Samuel Clayton

The Cartersville Express
Cartersville, Georgia
July 6, 1877, Page 2
Transcribed by:  

Letters of Administration.

R. A. Clayton and Samuel P. Clayton on the estate of Samuel Clayton.


July 12, 1877
Page 3.


Dr. SAMUEL CLAYTON was born July 3rd, 1808, in Culpepper county, Virginia, and died in Cartersville, Georgia, June 30th 1 o’clock A. M., 1877.

At the early age of sixteen he began life teaching school in the Shenandoah Valley, and two years thereafter came to Hillsboro, Georgia, where he read medicine, with his brother Richard, in the meanwhile so occupying his time as to make sufficient money to defray his expenses while attending medical lectures in the city of Charleston.  After graduating in his medical course he immediately settled in southwestern Georgia, where he at once entered into a very large and lucrative practice which he pursued with remarkable success until 1840, at which time he laid aside his profession and turned his attention to the cultivation of the soil, proving himself in this, as in his former career, eminently successful.  In 1849 he removed to the beautiful town of Cuthbert in order to educate his children, where he remained until the close of the war, after which selling all his property in southwestern Georgia, he removed to Acworth, where he resided for one year and finally made his home in Cartersville, where he lived until the day of his death.  Dr. Clayton was married twice.  His first wife was Miss Susan B. Mercer, by whom he had seven children, five of whom survive him.   After her death which occurred Nov. 26, 1851, he married Miss Jane Lemon, of Acworth on the 19th of December, 1855, who together with her only child, also died in the year 1857.  From that time until he ceased to live he devoted himself to the care and converse of his family and an unwearied systematic attention to his domestic and business concerns.

Cautious and prudent in the conduct of affairs, slow in coming to conclusions, sagacious in his estimation of men, his deliberate purposes always carried out with determined will, success rarely failed to crown his efforts, and few mistakes marked a long and prosperous life.  Always observant of his own interests, he was prompt, faithful, just and honest in all the transactions of life.  Always regardful of the advice and opinions of others his own independent resolves and self reliant will was perhaps the secret of his success in life.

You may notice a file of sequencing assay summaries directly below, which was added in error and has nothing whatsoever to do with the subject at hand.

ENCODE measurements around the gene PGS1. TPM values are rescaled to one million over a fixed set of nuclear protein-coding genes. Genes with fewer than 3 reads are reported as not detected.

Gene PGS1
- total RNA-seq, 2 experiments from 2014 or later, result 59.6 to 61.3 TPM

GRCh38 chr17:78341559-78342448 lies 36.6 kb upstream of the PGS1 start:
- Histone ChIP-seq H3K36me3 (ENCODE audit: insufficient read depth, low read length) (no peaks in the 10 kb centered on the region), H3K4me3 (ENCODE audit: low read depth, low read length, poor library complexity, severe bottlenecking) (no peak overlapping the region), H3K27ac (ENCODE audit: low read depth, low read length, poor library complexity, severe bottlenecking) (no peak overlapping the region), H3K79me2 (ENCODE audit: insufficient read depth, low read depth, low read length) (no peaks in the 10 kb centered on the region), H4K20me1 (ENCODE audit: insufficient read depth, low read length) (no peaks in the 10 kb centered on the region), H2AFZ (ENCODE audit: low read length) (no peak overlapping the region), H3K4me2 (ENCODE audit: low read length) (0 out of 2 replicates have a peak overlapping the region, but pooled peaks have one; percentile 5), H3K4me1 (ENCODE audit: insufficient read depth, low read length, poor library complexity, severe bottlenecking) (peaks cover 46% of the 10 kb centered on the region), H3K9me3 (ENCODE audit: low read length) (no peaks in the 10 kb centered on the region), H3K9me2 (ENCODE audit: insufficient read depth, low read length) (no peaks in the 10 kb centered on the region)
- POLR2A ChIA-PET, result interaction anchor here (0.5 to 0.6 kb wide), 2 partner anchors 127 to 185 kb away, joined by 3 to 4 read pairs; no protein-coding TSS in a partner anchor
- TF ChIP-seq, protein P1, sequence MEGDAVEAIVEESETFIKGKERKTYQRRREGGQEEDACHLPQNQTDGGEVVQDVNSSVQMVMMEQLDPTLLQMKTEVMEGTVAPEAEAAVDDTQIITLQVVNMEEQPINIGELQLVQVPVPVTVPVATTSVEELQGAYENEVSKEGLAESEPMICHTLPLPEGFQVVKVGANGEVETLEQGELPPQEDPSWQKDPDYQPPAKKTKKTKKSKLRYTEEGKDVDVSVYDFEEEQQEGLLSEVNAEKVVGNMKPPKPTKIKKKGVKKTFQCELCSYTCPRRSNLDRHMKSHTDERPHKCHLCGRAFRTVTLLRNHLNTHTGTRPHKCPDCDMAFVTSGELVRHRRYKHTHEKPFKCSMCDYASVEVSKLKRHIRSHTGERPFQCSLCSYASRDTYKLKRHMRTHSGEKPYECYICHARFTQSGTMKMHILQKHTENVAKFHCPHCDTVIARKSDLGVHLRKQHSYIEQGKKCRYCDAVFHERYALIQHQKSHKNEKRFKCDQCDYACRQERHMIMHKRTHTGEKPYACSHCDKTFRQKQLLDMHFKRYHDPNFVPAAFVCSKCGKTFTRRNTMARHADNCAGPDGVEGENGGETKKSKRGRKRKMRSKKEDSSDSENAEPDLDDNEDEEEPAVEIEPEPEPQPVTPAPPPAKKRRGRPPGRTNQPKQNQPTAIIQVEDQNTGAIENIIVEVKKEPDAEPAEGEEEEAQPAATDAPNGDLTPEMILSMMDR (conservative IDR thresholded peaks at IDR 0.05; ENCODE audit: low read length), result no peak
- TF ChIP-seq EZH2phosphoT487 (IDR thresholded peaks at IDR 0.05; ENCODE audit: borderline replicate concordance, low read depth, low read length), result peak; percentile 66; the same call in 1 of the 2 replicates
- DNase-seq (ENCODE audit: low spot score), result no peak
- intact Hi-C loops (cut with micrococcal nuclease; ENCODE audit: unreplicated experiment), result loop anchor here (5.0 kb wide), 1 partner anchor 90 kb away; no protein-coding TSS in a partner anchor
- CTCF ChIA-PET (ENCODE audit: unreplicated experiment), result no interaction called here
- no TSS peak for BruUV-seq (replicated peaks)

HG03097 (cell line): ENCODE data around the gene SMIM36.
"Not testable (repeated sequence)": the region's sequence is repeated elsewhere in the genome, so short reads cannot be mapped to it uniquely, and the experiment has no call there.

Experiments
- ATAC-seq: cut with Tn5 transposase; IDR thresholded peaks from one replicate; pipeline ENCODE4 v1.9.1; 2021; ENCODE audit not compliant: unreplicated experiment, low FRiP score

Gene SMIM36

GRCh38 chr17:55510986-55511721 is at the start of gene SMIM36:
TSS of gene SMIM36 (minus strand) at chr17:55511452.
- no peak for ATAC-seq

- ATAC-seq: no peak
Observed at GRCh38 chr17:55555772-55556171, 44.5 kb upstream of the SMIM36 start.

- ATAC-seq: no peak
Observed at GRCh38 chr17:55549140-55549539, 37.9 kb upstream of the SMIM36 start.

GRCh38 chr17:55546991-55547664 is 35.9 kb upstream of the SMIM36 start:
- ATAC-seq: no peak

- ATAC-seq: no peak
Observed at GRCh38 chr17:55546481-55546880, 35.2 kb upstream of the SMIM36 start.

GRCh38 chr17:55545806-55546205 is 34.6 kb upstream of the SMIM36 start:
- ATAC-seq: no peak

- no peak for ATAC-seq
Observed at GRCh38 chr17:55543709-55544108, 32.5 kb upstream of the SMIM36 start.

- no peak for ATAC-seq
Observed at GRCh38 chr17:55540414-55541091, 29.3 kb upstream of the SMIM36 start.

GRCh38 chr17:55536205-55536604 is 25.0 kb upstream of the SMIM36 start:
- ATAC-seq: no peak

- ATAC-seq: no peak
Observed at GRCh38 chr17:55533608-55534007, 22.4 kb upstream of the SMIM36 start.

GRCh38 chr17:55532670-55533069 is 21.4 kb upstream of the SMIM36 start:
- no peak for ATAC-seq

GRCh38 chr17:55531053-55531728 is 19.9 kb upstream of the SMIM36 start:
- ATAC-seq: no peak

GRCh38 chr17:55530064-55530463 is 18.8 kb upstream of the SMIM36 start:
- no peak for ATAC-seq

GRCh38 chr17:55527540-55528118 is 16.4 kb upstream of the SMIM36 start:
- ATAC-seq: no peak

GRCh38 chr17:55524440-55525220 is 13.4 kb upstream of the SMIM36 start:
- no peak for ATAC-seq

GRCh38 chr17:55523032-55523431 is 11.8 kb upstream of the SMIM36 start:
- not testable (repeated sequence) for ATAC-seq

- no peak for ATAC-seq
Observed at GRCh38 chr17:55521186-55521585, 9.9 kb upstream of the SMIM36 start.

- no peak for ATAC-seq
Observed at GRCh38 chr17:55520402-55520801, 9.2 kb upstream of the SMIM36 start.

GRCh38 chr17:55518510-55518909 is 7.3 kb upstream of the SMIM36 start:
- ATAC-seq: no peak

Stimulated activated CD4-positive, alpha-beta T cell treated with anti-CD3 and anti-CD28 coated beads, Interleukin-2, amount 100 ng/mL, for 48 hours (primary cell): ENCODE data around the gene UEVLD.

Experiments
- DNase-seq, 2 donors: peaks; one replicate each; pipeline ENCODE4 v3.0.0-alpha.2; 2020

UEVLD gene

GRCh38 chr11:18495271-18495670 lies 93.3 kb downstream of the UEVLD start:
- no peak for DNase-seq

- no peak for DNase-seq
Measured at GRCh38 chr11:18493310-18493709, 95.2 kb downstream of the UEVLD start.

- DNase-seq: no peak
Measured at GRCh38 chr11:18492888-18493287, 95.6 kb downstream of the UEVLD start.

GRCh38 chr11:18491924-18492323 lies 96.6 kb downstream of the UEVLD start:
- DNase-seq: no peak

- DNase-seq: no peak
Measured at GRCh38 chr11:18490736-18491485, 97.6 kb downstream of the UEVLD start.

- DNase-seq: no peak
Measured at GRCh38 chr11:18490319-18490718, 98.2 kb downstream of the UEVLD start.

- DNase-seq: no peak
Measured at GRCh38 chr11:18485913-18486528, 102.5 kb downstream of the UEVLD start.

Never enjoying vigorous health he was uniformly cheerful, and bore with a philosophy not often surpassed, the infirmities of an impaired constitution ever strongly calling upon his suffering patience.  The poor always met a gracious answer at his door, and while he demanded his just rights at the hands of others, his purse was opened with a charitable hand to all who needed his aid.  Living for years emphatically in the bosom of his family, surrounded by the faces of his orphan children, never was father more idolized or more justly so by them, than he.  For more than a year prior to his death, it was apparent to his friends, that his race was nearly run.  Confident himself of his coming hour he calmly awaited its approach, and with unalterable confidence expressed time and again, his uncompromising faith in God.  Without a fear, without a pang, though suffering long, departing in the membership of the Baptist church, he left the world to mingle in the wondrous disclosures of that unknown life which lies before us all.  He has left sweet memories behind him in his quiet home, memories which in the hearts which there mourn his loss, will always stamp him a true father and friend.


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